Economic growth is about increasing the value of measurable economic activities, and is a convenient (if overemphasised) proxy for increases in welfare. One can measure aggregate economic activity by capturing its components, valuing them and adding them up, either from the perspective of expenditure, or income. India’s pandemic lockdown brought a forced halt to a large fraction of economic activity, so national income and expenditure would naturally take a big hit.
The problem in such circumstances, aside from the fundamental issue of basic survival for many people affected by the loss of income, is that such reductions have ripple or multiplier effects, deepening and prolonging the initial loss. This phenomenon led to the Great Depression of the 1930s, and that traumatic time helped to change the way in which appropriate economic policy responses were conceived. In particular, government was recognised as being uniquely able to spend in bad times (including transferring money to its citizens, who would do the actually spending in that case), to cushion first-order income losses and their even more substantial ripple effects.
Every government has been responding in this manner to pandemic-caused halts to economic activity. In previous columns, I reported what I thought was a broad consensus view, that the Indian government’s fiscal response has been inadequate, given the hit taken by the economy as a result of the lockdown. It has been a bit difficult to estimate the overall impact of government measures, in terms of net fiscal “stimulus”, but a dozen or so different analysts reported numbers mostly ranging around 1% of GDP (the standard measure of aggregate economic activity). Recently, however, Surjit Bhalla, who holds a very important position as India’s Executive Director at the International Monetary Fund (IMF), provided a headline number of a 5% fiscal package.
He argued that this is one of the largest responses among all economies in the world, and that India is now “Ready for Growth”. I hope he is correct, but given the importance of this issue for the Indian economy going forward, the basic issue of how much the government is supporting aggregate economic activity seems to be worth re-examining, before one gets into issues of the quality of structural reforms and long-run growth prospects.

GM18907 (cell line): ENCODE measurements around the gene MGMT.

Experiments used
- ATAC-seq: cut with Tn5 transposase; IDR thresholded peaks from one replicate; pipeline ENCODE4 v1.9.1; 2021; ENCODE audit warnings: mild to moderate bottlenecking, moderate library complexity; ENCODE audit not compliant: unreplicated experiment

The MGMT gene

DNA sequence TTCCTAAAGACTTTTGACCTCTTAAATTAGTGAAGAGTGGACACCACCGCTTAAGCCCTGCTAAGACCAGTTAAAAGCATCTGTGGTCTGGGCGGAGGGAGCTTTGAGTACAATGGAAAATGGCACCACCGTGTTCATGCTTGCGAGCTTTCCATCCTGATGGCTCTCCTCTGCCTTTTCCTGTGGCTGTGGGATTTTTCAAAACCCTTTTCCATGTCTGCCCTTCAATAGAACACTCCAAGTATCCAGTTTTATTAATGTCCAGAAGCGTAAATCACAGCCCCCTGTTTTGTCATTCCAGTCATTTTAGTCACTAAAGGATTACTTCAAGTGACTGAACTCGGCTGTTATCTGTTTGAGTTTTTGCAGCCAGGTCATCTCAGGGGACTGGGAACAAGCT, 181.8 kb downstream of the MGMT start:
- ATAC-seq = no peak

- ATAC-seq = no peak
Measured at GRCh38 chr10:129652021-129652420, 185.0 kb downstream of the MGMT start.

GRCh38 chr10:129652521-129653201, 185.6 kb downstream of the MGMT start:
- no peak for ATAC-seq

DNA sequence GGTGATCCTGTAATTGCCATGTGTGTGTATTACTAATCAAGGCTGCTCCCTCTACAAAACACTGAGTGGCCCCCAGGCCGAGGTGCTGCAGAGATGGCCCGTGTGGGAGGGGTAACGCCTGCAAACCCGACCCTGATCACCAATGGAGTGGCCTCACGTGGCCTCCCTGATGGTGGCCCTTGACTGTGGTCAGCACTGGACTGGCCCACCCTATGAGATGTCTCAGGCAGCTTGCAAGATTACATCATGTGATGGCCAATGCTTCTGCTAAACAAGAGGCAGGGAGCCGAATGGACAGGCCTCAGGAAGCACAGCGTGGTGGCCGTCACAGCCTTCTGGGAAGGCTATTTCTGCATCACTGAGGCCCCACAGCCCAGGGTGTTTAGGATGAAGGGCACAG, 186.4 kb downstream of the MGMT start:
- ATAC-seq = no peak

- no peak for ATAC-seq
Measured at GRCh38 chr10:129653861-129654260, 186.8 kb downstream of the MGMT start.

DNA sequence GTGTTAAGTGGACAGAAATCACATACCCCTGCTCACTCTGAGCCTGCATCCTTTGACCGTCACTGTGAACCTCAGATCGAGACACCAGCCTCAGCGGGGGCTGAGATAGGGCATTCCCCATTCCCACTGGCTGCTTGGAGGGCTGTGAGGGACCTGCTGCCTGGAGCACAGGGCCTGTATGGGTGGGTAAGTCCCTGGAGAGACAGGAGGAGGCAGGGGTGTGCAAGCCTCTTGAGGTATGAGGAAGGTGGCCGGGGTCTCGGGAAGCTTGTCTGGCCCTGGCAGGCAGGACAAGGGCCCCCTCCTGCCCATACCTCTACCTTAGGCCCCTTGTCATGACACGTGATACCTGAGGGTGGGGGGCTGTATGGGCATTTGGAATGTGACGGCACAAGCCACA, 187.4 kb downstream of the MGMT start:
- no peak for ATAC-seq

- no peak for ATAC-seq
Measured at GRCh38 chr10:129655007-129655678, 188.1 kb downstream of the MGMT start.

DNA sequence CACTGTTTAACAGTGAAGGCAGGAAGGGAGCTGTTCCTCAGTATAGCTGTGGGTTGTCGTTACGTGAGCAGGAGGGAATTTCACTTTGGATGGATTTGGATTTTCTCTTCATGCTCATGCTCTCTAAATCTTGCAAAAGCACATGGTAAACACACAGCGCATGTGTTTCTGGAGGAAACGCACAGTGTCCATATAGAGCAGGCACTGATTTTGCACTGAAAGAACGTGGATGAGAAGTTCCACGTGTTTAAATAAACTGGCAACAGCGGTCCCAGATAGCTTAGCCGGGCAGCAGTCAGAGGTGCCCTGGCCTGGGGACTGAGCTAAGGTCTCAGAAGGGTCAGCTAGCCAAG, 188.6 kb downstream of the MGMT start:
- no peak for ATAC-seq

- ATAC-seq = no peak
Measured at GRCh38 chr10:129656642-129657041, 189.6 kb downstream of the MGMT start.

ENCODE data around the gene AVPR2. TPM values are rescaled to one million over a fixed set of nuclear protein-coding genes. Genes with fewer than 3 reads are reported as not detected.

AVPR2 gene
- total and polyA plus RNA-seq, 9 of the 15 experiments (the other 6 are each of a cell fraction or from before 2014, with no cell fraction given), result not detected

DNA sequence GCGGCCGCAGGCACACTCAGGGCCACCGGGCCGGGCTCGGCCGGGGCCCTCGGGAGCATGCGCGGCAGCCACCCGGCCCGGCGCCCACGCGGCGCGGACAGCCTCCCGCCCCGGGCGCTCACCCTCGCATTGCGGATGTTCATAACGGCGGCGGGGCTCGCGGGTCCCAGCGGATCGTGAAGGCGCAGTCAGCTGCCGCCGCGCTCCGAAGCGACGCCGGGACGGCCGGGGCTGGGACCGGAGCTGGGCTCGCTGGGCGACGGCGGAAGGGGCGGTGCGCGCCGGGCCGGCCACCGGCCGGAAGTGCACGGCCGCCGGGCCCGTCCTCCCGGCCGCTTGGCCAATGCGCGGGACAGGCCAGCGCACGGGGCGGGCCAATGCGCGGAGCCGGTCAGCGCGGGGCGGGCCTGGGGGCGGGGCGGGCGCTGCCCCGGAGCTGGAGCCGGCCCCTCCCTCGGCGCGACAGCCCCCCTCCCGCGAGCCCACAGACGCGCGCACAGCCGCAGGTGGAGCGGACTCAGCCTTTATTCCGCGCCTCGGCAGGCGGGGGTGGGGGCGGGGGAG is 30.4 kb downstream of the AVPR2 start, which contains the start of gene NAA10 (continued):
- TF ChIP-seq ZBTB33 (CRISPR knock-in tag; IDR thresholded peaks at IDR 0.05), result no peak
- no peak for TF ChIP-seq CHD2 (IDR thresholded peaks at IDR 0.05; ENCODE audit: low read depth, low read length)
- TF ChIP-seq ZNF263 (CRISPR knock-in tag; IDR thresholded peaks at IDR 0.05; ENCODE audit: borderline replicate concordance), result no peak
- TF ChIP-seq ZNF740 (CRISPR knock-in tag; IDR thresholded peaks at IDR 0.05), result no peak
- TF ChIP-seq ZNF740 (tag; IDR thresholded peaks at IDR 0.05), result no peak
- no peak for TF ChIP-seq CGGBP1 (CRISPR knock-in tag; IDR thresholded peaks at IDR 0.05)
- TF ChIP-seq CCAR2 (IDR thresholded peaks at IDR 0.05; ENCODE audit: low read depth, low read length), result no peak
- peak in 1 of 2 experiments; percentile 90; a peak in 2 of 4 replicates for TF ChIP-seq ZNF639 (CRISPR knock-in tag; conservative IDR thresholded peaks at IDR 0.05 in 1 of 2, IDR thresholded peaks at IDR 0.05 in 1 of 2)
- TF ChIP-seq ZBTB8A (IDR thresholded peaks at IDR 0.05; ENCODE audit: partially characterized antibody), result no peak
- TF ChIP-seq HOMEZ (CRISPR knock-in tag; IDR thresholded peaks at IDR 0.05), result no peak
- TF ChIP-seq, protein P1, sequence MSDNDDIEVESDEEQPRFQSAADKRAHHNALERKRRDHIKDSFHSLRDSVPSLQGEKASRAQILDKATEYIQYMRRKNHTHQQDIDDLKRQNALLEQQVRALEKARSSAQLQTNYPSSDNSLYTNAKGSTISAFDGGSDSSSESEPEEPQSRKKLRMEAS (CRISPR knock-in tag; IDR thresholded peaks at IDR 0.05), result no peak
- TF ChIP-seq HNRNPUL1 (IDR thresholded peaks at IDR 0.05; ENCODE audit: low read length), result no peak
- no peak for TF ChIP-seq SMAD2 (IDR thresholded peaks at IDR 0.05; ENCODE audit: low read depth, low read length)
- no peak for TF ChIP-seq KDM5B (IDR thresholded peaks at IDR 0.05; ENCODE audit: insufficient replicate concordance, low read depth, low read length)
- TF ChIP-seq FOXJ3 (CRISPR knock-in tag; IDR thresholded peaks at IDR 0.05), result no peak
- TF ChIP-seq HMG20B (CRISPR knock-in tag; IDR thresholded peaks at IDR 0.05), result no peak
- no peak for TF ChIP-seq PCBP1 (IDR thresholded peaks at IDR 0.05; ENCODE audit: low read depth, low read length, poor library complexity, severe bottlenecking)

Bhalla bases his estimate on the IMF Policy Tracker, which reports its own estimates of various components of the government’s economic package. He reports added expenditure of 3.5% for poor households, migrant workers and agriculture, plus another half percent transfer to state governments, together totalling 4% or so. The headline number is not derived explicitly, but is supported by some qualitative arguments, including methodological disagreements with all the analysts who preceded him. The methodological issues seem to be complex, and include issues of where spending gets counted, and whether certain kinds of guarantees indirectly support spending that would otherwise not have taken place.
Who is more accurate? Reviewing one analysis, as reported in The Wire on May 17, provides a detailed calculation of a direct fiscal stimulus of 1% of GDP, much less than the IMF numbers, the sources of which are not provided. More recently, Pronab Sen, former chief statistician of India and chairman of the National Statistical Commission, has also offered calculations that amount to around a 1% fiscal stimulus, possibly doubled by multiplier effects. Using a consistent approach, he estimates the corresponding response to the 2008-09 crisis, which was much less severe, at 3% of GDP. Yet, another detailed and thoughtful evaluation of the entire economic package, by Rajeswari Sengupta and Harsh Vardhan (like Sen’s analysis, available at www.ideasforindia.in) concludes that the incremental government spending in the overall package is less than 2% of GDP.
Several analysts of the temporary shock to economic activity estimate its magnitude at 10% or more of annual GDP for 2020-21. In that case, even a 5% stimulus would be inadequate, and the bulk of analyses indicate that even allowing for indirect effects, the total package the government has come up with is less than that. On the bright side, the monetary policy response has been more appropriate, but monetary policy measures are not as direct as putting money into people’s pockets, and the distributional impacts are also less favourable than when money is transferred to the poor.
I have not been able to find an official government analysis, or a rebuttal of academic and private sector analyses of the economic package, beyond the government’s own discourse and framing. The issue is not one of politics or of the quality and impact of economic reforms: it is a basic question of what the government is actually planning and accomplishing in its efforts to engineer an economic recovery from the lockdown. India will resume growth, but the questions are how much and how soon, and what will be the ultimate economic cost in terms of lost income and welfare. The answers depend on what the government does, and, at least to me, it is not clear that it is doing the best it can.
Professor of Economics, University of California, Santa Cruz. Views are personal